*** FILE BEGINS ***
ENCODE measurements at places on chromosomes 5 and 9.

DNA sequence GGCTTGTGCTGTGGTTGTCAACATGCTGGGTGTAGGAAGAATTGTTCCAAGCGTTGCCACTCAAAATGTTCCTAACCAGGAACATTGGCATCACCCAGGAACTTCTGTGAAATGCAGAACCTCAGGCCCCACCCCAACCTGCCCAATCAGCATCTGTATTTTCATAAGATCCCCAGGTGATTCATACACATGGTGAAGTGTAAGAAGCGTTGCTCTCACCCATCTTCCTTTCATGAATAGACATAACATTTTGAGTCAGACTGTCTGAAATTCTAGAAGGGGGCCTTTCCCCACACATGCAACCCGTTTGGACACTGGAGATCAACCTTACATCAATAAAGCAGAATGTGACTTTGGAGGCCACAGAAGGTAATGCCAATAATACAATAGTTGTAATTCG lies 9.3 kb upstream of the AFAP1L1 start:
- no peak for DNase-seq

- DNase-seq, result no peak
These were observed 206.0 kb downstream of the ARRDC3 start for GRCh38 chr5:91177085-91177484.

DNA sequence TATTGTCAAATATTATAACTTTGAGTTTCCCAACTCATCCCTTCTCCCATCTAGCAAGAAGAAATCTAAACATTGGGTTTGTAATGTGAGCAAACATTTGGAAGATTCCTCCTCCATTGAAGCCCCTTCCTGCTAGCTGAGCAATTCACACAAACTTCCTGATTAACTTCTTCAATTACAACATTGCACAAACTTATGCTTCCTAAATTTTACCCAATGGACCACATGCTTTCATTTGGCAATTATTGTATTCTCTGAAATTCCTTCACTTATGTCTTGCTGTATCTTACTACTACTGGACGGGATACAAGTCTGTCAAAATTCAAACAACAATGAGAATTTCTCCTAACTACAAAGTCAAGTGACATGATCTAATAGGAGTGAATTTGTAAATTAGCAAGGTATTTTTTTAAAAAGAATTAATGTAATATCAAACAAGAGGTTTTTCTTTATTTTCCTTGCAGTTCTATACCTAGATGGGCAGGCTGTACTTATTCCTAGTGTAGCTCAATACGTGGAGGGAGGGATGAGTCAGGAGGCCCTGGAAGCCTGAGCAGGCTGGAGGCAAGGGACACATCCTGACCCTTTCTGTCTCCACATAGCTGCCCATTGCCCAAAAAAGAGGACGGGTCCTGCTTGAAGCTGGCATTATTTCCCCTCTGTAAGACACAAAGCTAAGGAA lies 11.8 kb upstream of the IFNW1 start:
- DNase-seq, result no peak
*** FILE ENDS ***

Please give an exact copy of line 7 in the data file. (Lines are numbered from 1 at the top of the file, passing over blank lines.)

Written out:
- DNase-seq, result no peak